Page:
g1 letter

G1 Envelopes

Next, I put together an online petition where fans can sign up and to not only show support for the idea of a new Transformers Generation One comic book that takes place in the original cartoon universe, but pledge that they will buy this comic book each month that is published. I want to encourage each and everyone of you to lend your name to this petition and help me tell IDW that we want this book to be a reality!

Lastly, the TransMissions boys and I put together an interview with Casey Coller and John-Paul Bove (0:40:19), where we talk with each artist on their desire to create this book and fill a void that was left open from the end of Transformers: Regeneration One. It’s a great interview and I encourage all of you to take a listen.

If you love Transformers like I do and want to see a return of a Generation One comic book, please take a moment and fill out our online petition. After we have gathered as many signatures as we think we can get, we will submit the petition to the folks at IDW Publishing and make sure our voices are heard.

If you want to do more, you can send IDW Publishing a letter, a postcard, or even a tweet asking them to create a new Transformers Generation One comic book. Be sure to use the hashtag #BringBackG1.

Thank you all. With your help we can make this a success campaign and hopefully get a great Transformers Generation One comic book that takes place in the original 1980s cartoon universe.



Youseph Transformers MailboxQ: Where’s the link to the online petition?

A: Right here.

Q: Are you a comic book writer/artist pitching this to IDW?

A: No.  I’m just a Transformers fan like you.  But if IDW sees that there is a large interest from many people who want to buy this comic, they’ll listen.  Writer/colorist John-Paul Bove and artist Casey Coller have expressed interest in this idea, and they are also Transformers fans who would love to see this book become a reality, but there is no concrete pitch from them or anyone else on the table.  This is entirely a grassroots campaign to show IDW that there is support for this idea.

Transformers mailbox 2Q: Didn’t we already get this with Regeneration One?

A: Regeneration One was a continuation of the original Marvel Transformers comic series, with one of the original writers (Simon Furman) and original artists (Andrew Wildman, Stephen Baskerville) returning to give a definitive conclusion to that series.  This new series would focus on the universe of the original cartoon series, in particular the 20-year gap between the end of Season 2 (that takes place in 1985-86) and the 1986 animated movie (that takes place in 2005).  There is limitless storytelling potential in this 20-year time period for an ongoing comic series to mine.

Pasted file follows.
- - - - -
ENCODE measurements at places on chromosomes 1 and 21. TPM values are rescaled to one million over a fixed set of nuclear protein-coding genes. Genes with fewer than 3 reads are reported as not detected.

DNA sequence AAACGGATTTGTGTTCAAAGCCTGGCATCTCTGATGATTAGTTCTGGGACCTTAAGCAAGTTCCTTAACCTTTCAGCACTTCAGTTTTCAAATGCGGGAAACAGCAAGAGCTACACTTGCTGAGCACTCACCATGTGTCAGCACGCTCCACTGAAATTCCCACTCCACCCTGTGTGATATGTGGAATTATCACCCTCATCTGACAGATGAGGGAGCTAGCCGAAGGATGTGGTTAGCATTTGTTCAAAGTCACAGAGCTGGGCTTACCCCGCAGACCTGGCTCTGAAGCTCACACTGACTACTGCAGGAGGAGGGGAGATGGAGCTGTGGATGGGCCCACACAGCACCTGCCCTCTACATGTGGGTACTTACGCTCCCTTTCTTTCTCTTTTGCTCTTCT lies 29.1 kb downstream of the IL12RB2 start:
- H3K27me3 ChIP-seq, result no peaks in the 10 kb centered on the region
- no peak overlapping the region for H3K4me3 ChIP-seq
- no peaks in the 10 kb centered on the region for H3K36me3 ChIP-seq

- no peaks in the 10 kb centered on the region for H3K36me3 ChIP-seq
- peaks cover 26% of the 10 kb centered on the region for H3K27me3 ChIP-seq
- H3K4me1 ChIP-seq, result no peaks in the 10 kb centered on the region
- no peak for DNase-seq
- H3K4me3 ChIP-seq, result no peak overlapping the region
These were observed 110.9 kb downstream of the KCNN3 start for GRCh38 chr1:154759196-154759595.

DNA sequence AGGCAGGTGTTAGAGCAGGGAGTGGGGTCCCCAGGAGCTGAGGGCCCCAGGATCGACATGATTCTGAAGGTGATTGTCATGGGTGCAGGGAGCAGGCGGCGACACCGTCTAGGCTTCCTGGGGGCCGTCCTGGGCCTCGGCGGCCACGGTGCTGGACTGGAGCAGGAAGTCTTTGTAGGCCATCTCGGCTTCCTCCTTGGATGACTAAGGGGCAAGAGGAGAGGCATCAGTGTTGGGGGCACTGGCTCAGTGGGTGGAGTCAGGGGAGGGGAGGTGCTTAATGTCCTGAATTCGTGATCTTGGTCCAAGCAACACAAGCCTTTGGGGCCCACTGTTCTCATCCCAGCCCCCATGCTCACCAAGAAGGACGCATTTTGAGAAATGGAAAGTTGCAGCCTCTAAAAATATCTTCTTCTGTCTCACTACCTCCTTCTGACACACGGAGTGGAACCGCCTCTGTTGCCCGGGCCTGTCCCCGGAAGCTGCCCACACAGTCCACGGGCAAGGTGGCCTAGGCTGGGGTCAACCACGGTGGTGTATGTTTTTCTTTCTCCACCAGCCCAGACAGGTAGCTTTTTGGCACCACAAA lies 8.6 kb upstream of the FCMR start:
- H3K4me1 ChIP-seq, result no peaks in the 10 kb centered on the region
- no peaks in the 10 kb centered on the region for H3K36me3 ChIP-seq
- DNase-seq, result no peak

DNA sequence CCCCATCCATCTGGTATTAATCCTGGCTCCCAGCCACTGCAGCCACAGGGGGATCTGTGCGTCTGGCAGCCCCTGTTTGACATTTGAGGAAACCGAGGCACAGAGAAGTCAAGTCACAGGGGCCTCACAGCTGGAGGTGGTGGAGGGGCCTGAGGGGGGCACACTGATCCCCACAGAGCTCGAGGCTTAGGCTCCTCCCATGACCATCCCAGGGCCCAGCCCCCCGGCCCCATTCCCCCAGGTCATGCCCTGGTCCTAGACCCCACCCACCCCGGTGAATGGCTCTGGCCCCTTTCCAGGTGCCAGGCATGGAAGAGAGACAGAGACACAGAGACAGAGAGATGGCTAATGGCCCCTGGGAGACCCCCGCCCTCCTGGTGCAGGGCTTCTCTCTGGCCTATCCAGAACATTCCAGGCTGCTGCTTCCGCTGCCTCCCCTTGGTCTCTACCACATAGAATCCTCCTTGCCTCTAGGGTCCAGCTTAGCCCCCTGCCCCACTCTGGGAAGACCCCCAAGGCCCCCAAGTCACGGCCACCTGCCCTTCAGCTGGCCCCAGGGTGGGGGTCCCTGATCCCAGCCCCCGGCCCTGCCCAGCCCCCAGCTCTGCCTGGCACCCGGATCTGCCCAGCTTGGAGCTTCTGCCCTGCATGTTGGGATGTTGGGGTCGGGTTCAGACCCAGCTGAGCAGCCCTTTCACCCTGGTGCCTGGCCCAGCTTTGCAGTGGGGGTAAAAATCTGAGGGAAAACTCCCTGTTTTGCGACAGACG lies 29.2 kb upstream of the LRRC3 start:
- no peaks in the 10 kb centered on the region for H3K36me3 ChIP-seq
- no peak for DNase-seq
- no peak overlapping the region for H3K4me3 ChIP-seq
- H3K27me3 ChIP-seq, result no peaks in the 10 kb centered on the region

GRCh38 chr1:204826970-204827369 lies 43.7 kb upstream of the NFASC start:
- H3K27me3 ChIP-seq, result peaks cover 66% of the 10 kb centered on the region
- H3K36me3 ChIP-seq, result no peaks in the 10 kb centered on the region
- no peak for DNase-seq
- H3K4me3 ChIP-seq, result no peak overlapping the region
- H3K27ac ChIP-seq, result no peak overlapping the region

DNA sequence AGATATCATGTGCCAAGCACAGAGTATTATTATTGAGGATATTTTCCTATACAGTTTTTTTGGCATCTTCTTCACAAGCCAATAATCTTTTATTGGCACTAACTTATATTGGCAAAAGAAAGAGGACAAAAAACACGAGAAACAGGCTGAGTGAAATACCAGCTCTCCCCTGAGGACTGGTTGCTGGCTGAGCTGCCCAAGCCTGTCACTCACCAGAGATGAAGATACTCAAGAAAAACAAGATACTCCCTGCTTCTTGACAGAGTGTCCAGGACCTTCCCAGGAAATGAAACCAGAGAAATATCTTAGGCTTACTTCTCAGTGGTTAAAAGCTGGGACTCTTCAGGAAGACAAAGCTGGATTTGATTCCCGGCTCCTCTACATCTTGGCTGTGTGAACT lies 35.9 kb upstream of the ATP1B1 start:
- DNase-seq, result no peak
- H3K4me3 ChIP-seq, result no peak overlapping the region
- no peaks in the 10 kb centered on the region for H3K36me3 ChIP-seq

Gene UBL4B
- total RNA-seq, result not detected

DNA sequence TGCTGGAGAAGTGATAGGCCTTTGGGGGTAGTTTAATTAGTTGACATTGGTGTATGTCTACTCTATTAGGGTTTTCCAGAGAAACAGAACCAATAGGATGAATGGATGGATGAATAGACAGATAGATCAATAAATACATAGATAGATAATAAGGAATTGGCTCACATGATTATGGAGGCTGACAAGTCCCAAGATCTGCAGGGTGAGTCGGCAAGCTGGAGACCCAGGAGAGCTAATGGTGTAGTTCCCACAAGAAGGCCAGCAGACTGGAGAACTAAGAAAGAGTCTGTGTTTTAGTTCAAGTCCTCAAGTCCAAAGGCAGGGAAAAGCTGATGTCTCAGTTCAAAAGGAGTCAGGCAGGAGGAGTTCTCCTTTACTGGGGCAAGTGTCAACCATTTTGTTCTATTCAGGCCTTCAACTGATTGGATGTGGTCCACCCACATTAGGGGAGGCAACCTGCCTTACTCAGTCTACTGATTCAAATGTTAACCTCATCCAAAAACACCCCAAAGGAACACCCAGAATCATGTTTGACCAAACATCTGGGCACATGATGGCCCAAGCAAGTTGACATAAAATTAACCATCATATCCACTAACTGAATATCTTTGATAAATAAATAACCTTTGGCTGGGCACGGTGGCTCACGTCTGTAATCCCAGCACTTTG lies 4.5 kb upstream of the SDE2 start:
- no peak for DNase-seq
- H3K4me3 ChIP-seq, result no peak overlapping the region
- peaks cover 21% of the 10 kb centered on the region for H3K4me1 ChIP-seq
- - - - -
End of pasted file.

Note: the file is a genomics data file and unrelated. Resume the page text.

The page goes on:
Q: I’m not a fan of G1 and haven’t seen the original cartoon.  Why should I support something like this?

A: The G1 cartoon series defined the characterizations of many of the Transformers, and laid the groundwork for a lot of concepts that continue to be part of the mythos.  I think it would be amazing to see what modern comic book writers and artists who are also Transformers fans could do with many of the original stories and plot threads that were never continued.  As an example, see these 2 one-page stories John-Paul Bove wrote for the Transformers Mosaic project a few years ago: “The Year is 2004” and “Beyond Great” Also, the G1 cartoon series is currently available on Netflix USA if you’re curious.

Q: The Transformers comics market is saturated with already great product.  There’s no room for this comic.  Why should I give up RID, MTMTE, Windblade, Transformers vs G.I. Joe, etc. for this?

A: We’re not asking IDW to cancel any of its current Transformers titles or change any of their current plans.  We are all fans of IDW’s current Transformers comics.  We do believe that there is still room for a comic that focuses on classic G1 stories that particularly derive from the original cartoon.  Many Transformers fans grew up on the G1 cartoon and have never been interested in the comics.  This could be a gateway for them.

Q: Why should IDW listen to you about what Transformers comics they publish?

A: IDW is a very successful company and we are not making any demands on them.  We want to show them that there is widespread support for this project and a new potential market for them.  If we are wrong about that, so be it.  If IDW is not interested, so be it.  But we think getting 5,000 people to pledge their support for a new comic might be convincing.